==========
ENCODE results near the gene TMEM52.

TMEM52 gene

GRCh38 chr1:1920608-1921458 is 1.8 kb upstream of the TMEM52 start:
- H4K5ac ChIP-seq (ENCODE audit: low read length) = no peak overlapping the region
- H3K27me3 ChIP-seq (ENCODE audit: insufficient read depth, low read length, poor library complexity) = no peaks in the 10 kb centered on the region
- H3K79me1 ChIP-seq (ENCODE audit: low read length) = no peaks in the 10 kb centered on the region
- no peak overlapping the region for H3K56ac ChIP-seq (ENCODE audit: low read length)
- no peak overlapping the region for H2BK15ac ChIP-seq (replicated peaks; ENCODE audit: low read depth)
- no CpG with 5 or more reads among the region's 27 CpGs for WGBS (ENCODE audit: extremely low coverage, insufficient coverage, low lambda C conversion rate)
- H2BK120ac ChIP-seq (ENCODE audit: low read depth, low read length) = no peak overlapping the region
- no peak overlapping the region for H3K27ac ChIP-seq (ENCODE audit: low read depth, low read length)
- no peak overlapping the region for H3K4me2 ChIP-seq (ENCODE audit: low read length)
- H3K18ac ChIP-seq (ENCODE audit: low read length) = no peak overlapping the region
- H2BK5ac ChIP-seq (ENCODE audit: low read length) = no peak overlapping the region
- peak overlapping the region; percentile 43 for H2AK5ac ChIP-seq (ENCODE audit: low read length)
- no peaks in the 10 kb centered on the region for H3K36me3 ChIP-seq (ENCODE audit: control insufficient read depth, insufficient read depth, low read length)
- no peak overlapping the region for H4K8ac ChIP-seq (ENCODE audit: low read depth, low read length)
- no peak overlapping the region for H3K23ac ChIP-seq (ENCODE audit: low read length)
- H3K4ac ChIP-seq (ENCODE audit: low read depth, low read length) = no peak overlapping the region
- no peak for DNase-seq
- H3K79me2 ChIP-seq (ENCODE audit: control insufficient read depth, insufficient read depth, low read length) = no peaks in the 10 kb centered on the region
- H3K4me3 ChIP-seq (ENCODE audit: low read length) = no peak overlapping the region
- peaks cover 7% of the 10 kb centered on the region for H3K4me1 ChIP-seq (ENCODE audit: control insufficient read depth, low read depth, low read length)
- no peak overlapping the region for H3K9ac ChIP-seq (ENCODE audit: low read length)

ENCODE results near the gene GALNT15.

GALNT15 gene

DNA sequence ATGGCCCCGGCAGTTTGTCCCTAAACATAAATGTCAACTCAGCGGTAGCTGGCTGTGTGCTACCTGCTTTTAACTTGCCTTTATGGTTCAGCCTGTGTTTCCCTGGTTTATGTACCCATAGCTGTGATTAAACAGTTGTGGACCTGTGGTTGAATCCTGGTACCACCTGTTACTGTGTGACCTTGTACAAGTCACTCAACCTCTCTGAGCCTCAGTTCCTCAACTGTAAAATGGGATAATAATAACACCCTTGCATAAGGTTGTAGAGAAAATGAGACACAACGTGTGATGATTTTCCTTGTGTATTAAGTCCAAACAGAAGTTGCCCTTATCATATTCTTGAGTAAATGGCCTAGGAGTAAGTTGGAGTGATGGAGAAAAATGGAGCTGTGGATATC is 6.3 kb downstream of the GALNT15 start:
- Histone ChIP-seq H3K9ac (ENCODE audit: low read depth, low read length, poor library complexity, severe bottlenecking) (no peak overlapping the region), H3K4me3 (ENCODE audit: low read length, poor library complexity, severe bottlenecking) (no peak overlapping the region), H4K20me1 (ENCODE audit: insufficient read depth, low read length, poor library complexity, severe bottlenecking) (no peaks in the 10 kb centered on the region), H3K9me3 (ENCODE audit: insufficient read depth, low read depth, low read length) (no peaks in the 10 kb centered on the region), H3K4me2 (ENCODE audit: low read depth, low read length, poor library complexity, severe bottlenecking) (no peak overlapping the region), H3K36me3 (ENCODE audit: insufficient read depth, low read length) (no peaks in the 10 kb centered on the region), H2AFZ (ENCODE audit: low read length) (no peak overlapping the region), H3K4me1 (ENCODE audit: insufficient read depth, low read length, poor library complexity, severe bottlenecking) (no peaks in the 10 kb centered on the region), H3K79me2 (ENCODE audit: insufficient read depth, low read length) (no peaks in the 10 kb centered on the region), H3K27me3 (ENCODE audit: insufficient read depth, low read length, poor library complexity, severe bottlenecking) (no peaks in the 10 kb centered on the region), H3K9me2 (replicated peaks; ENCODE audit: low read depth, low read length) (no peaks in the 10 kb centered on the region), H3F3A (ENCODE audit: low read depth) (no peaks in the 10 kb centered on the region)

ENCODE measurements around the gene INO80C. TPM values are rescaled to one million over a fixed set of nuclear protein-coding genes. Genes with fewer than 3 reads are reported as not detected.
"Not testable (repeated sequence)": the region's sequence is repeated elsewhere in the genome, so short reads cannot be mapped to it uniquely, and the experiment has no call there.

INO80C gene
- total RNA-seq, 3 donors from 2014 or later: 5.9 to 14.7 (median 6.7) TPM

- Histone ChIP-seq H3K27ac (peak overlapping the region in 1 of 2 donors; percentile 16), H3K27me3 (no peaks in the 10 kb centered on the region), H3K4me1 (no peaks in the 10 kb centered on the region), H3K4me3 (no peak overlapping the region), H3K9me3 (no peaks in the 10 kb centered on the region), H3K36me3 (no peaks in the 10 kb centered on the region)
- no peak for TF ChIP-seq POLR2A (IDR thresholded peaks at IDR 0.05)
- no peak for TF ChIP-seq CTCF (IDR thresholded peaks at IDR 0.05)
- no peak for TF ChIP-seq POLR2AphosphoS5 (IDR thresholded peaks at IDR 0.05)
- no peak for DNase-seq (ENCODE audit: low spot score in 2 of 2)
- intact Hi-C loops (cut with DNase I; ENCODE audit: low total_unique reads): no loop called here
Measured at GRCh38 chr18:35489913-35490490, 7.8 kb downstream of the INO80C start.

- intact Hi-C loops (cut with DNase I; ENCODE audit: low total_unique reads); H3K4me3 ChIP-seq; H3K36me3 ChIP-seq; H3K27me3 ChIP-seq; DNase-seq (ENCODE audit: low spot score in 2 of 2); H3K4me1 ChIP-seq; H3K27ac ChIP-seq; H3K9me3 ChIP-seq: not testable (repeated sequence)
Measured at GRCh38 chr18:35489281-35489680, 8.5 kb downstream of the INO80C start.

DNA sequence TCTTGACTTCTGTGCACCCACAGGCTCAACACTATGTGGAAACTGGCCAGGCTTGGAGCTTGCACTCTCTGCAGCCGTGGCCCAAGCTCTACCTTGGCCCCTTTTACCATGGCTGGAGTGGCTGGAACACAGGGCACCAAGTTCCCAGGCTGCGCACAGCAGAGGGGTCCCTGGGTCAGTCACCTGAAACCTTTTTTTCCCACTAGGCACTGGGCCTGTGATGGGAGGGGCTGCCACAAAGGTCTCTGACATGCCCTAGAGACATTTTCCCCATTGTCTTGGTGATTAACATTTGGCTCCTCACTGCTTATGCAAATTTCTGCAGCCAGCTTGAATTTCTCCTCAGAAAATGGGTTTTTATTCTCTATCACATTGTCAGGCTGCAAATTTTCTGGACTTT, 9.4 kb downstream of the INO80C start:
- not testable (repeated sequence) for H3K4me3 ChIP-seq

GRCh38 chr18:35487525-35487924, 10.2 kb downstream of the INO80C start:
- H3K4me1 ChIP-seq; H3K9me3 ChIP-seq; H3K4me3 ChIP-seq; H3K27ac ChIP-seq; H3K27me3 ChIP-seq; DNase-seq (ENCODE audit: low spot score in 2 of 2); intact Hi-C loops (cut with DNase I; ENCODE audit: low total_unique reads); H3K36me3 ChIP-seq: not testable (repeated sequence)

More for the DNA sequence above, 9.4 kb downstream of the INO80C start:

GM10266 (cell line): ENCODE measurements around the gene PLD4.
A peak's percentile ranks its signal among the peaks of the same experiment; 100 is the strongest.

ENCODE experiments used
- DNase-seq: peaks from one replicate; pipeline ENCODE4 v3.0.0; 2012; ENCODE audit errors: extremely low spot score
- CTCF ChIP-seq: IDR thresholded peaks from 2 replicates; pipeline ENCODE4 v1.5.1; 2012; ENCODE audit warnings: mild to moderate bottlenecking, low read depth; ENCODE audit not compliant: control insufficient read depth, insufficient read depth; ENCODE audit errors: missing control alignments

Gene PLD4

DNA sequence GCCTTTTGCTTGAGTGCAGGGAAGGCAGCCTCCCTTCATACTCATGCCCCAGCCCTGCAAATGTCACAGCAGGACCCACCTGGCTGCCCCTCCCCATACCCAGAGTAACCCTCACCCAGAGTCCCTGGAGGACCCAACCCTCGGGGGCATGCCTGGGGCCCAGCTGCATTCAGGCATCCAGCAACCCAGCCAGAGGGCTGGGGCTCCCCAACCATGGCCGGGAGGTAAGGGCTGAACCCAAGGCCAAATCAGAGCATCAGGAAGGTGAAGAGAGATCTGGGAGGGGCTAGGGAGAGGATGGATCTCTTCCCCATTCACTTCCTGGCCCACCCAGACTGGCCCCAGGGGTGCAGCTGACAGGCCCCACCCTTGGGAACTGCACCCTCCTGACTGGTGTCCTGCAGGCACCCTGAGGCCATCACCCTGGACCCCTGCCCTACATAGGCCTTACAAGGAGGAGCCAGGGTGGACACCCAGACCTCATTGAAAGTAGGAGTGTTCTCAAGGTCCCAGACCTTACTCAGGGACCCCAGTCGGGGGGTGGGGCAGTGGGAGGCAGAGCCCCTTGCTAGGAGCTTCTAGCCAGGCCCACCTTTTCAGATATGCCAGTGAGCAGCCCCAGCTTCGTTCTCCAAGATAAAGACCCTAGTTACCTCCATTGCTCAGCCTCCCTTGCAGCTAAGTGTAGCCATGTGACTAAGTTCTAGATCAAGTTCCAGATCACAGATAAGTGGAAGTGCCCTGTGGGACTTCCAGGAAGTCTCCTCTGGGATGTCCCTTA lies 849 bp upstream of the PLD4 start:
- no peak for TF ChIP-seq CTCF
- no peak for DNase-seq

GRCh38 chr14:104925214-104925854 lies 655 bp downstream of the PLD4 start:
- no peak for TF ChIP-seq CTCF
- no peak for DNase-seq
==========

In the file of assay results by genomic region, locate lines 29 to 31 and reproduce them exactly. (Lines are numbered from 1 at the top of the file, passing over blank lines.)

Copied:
ENCODE measurements around the gene INO80C. TPM values are rescaled to one million over a fixed set of nuclear protein-coding genes. Genes with fewer than 3 reads are reported as not detected.
"Not testable (repeated sequence)": the region's sequence is repeated elsewhere in the genome, so short reads cannot be mapped to it uniquely, and the experiment has no call there.

INO80C gene